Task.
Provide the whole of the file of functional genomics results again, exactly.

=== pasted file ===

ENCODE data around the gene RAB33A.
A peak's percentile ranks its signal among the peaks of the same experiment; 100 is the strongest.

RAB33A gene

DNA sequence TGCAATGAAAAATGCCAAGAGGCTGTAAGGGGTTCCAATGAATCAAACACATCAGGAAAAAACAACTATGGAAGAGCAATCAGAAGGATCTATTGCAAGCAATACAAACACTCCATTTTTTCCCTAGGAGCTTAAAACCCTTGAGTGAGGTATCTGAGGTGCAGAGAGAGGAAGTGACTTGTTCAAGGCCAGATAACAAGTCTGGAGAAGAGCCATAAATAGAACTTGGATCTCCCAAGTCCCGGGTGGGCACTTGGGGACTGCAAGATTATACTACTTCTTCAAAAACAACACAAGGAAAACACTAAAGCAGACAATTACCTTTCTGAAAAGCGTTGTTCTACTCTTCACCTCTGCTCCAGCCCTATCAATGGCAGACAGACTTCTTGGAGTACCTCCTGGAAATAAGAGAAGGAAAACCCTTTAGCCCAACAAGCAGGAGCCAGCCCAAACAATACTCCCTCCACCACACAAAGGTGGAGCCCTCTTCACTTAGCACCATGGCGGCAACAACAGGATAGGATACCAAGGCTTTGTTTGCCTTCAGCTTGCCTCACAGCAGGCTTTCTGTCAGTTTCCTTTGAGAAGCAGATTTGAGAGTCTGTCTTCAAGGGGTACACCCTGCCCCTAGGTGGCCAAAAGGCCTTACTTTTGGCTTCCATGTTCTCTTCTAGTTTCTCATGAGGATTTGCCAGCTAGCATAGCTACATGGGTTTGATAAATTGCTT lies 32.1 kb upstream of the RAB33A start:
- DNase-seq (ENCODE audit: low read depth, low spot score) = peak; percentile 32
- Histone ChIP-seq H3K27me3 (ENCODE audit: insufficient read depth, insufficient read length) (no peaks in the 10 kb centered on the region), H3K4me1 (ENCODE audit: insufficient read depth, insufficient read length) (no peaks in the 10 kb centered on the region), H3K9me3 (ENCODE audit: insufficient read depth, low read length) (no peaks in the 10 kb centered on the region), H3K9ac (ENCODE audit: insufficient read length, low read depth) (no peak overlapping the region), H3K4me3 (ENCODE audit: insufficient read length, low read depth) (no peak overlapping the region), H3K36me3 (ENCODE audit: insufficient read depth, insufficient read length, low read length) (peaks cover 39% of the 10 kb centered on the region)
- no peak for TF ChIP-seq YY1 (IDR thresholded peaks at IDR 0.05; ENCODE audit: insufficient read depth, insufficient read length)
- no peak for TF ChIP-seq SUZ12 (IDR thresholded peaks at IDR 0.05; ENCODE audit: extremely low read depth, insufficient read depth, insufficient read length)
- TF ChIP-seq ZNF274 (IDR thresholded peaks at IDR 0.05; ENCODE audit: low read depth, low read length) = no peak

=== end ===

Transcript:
ENCODE data around the gene RAB33A.
A peak's percentile ranks its signal among the peaks of the same experiment; 100 is the strongest.

RAB33A gene

DNA sequence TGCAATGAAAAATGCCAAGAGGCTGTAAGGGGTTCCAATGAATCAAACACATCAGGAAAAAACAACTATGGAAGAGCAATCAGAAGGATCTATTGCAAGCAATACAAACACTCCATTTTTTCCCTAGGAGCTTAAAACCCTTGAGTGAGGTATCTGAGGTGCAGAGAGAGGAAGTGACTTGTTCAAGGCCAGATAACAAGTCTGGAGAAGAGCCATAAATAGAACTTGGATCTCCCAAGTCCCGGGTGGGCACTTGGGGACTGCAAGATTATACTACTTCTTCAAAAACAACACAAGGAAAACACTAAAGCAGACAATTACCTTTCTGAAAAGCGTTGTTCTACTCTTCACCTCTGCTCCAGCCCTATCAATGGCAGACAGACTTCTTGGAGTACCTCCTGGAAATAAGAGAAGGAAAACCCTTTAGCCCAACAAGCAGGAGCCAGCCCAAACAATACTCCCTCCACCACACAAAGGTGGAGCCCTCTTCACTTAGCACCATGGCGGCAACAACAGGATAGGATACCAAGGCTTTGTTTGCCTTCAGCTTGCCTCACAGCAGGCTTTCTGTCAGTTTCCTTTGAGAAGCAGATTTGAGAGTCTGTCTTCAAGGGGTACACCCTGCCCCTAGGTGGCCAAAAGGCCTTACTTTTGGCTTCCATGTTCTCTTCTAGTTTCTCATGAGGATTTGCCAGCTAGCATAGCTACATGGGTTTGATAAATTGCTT lies 32.1 kb upstream of the RAB33A start:
- DNase-seq (ENCODE audit: low read depth, low spot score) = peak; percentile 32
- Histone ChIP-seq H3K27me3 (ENCODE audit: insufficient read depth, insufficient read length) (no peaks in the 10 kb centered on the region), H3K4me1 (ENCODE audit: insufficient read depth, insufficient read length) (no peaks in the 10 kb centered on the region), H3K9me3 (ENCODE audit: insufficient read depth, low read length) (no peaks in the 10 kb centered on the region), H3K9ac (ENCODE audit: insufficient read length, low read depth) (no peak overlapping the region), H3K4me3 (ENCODE audit: insufficient read length, low read depth) (no peak overlapping the region), H3K36me3 (ENCODE audit: insufficient read depth, insufficient read length, low read length) (peaks cover 39% of the 10 kb centered on the region)
- no peak for TF ChIP-seq YY1 (IDR thresholded peaks at IDR 0.05; ENCODE audit: insufficient read depth, insufficient read length)
- no peak for TF ChIP-seq SUZ12 (IDR thresholded peaks at IDR 0.05; ENCODE audit: extremely low read depth, insufficient read depth, insufficient read length)
- TF ChIP-seq ZNF274 (IDR thresholded peaks at IDR 0.05; ENCODE audit: low read depth, low read length) = no peak